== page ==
I have photographic proof of Jens Lekman and myself touching heads. He leaned in and his head touched mine. I thought I’d just come right out and tell you, because my love for this man is genuine. It’s not because he plays beautiful songs which could turn a cold hearted bastard into a hopeless romantic. Neither is it because he is a gifted storyteller, crafting the most amazingly vivid anecdotes in his songs. I am in love with him because he played “Into Eternity” for me, and then his head touched mine.
Okay but enough with the bragging/public declaration of love. Jens’ new LP drops very soon, and the full stream just hit the Internet via The Quietus. Head over here to listen to I Know What Love Isn’t in its entirety.
Everything you’ve come to know and love about Jens is in there. LP #4 is a collection of catchy pop tunes, quirky instrumentation, sing-a-longs and Jens’ singing straight to your heart. To cut to the chase, here is the title track and first single:
Wild Nothing’s Jack Tatum is back with his sophomore LP, Nocturne. I’ve been waiting for this one since his debut Gemini blew my mind, defining the era of shoegaze for me, and landing on our favourites of 2010 list.
The same swirling guitar riffs surround Jack’s vocals for maximum side body sway potential, but this time, the newly-minted Brooklyn resident takes a tip from the recent rehashing of 80’s influence in indie music for a bolder, more danceable sound.
Nocturne doesn’t quite make me tingle in my toes like Gemini did, but I reckon the sophomore tracks will sound better live; they sound similar to how the earlier tracks were live, and so I’m guessing they will translate with much more impact when Wild Nothing hits the stage.
Listen to one of the standout tracks, “Paradise”, by hitting the snazzy orange play button below, or stream the entire shebang thanks to Dazed Digital.
In somewhat related news, we sunny island folks will have the pleasure of watching Jack’s buddy Dustin and his band Beach Fossils - obsessed! - live. This happens 21 October at Home Club. Deets are here (The band’s self-titled is also on our 2010 fave list).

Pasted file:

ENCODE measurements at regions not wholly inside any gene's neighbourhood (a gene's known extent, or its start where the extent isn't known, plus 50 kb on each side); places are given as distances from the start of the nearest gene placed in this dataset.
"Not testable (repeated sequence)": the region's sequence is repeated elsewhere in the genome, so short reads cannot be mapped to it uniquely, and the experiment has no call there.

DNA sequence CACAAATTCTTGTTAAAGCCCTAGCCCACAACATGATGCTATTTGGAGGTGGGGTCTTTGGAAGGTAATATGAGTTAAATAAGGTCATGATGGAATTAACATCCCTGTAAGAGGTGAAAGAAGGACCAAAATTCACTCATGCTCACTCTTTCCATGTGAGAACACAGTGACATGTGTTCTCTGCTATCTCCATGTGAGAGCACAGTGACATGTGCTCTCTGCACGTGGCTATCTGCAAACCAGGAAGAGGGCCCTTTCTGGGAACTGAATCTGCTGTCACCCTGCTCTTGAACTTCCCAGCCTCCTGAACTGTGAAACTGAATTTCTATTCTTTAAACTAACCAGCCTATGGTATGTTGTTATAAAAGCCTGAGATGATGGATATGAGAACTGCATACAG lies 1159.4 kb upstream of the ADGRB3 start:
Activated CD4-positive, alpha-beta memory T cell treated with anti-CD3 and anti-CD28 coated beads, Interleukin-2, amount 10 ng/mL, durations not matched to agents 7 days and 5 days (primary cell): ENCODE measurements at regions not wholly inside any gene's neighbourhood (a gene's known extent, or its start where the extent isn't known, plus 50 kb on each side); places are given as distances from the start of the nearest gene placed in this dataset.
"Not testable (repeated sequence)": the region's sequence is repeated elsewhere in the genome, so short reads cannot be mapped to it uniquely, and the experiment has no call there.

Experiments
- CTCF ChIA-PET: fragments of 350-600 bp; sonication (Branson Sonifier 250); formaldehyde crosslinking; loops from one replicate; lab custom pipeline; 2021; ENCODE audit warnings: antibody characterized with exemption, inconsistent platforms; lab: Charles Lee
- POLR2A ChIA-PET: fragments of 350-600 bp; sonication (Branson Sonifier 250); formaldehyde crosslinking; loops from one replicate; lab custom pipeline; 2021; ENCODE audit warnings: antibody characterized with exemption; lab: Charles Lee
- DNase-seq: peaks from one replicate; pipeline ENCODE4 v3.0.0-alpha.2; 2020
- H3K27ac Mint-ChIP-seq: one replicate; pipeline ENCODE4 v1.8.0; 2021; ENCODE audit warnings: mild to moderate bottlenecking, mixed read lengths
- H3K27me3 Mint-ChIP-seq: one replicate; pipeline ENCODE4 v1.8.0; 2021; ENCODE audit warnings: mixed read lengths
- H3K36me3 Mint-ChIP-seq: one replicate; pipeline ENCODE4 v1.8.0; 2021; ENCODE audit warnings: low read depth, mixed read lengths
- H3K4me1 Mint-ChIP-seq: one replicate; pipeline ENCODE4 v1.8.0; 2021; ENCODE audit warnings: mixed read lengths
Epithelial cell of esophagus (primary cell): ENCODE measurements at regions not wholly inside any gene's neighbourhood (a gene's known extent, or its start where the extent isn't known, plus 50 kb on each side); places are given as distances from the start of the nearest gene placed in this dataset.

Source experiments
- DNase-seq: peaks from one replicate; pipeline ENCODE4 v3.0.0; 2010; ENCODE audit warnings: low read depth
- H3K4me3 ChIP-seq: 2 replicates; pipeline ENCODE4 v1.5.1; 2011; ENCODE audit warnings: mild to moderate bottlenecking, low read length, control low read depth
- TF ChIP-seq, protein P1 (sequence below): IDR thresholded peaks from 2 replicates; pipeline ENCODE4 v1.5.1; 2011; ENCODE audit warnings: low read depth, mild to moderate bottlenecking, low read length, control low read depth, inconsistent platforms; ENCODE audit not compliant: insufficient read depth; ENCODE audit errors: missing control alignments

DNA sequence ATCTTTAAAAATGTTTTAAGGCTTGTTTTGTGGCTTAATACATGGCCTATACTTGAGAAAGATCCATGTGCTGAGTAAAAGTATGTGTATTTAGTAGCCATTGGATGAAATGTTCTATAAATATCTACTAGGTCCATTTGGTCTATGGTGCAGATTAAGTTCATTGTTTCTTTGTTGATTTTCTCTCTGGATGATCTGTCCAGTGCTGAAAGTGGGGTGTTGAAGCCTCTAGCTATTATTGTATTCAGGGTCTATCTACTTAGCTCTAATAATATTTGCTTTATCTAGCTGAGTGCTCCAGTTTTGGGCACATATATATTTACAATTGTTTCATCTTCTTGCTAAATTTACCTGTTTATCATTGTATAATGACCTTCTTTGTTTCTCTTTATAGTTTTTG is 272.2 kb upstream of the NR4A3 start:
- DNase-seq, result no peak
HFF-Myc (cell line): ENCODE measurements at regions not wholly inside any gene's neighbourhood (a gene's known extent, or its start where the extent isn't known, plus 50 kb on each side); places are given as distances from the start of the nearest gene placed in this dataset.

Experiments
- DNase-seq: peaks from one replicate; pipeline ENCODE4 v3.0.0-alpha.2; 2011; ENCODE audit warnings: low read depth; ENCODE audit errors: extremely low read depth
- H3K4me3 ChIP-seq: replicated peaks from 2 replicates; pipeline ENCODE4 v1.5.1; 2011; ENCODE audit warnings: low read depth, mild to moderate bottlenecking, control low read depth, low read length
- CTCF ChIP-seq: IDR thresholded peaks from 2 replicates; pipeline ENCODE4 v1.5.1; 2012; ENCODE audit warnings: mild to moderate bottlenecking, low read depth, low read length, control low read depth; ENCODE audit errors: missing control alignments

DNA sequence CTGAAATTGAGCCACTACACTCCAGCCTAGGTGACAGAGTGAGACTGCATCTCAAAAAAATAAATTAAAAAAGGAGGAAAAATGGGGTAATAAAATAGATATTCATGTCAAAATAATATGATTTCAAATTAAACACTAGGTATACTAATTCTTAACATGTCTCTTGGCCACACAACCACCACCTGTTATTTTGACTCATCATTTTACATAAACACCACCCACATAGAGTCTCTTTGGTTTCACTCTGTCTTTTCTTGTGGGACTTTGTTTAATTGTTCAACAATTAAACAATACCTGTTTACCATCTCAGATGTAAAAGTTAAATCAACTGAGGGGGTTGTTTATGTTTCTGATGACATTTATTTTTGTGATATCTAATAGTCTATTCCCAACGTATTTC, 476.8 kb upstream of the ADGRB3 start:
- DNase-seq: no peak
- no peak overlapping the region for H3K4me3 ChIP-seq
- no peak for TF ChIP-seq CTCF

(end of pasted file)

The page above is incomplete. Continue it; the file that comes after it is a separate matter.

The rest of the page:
Come high five us at the show! We wanna high five you!
After months of listening almost exclusively to music from Youth Lagoon and The National, my music tastes took on the form of one of those black ghost orb things commonly depicted on Celebrity Ghost Stories - a sort of hovering, depressed energy.
So, this week, with a new spring in my step and Hype Machine at my command, I set forth for greener pastures of happier, more carefree music. Here’s what I found:
Of Monsters and Men - “Little Talks”
The Icelandic six-piece are the new Edward Sharpe. They sing to your ears and play to your eyes, but dance with you in your heart, holding your hand and playfully nudging your elbow.
I’m not entirely sure how I feel about Passion Pit, with 70% of my judgment a result of “Sleepyhead”, and the other 30 from what I heard when I saw them a couple of years ago. But man does their lead single off the upcoming album make me want to take a walk in the park (and staying in the park theme: Beach House - “Walk in the Park” Live on Pitchfork TV).
Seeing as how I’m no Passion Pit expert, I was surprised that the theme of the song was so mature - it is about a family doing their best in times of turmoil. Good job guys!
Milo Greene - “1957”
Milo Greene came to my attention through the Deskless performance series, run by the NPR Music interns. They are my favourite new band, and their brand of fuss-free folk pop is immensely inclusive; sing along and you’ll feel like part of the gang. They’ve got such extraordinary pop sensibilities that snippets could pass off as a Backstreet Boys song (oh yes, that’s a compliment).